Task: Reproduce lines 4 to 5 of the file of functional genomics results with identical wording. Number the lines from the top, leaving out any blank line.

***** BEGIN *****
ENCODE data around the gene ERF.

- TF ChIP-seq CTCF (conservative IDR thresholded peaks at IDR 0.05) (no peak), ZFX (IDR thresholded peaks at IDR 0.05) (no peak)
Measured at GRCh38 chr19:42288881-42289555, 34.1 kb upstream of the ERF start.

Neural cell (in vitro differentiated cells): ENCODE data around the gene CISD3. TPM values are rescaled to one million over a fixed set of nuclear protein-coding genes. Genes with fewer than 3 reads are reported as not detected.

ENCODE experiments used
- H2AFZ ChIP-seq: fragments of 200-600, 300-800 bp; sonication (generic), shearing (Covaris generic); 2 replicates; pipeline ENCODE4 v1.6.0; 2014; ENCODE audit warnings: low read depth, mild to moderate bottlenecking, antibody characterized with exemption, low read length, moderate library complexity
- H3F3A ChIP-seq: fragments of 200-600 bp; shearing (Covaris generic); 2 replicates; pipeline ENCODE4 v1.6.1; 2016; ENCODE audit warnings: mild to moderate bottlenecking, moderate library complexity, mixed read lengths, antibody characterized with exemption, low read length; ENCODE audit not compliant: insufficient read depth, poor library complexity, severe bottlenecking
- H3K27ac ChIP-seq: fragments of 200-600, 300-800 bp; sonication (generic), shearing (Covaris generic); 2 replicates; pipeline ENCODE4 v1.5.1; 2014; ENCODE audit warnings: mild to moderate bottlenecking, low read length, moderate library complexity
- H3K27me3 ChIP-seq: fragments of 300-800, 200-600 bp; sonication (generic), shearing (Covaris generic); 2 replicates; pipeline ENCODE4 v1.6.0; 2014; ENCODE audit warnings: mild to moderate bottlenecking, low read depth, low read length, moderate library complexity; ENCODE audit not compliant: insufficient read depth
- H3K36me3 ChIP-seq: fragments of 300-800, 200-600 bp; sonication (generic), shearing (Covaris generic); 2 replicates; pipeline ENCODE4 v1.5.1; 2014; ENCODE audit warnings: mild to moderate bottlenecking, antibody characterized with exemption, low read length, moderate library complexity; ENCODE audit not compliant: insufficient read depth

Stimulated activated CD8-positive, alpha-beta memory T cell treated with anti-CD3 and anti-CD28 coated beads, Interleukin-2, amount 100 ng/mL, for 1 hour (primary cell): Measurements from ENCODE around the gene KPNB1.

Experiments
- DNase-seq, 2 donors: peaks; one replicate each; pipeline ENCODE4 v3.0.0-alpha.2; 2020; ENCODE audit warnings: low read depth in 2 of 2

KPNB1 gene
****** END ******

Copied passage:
Neural cell (in vitro differentiated cells): ENCODE data around the gene CISD3. TPM values are rescaled to one million over a fixed set of nuclear protein-coding genes. Genes with fewer than 3 reads are reported as not detected.

ENCODE experiments used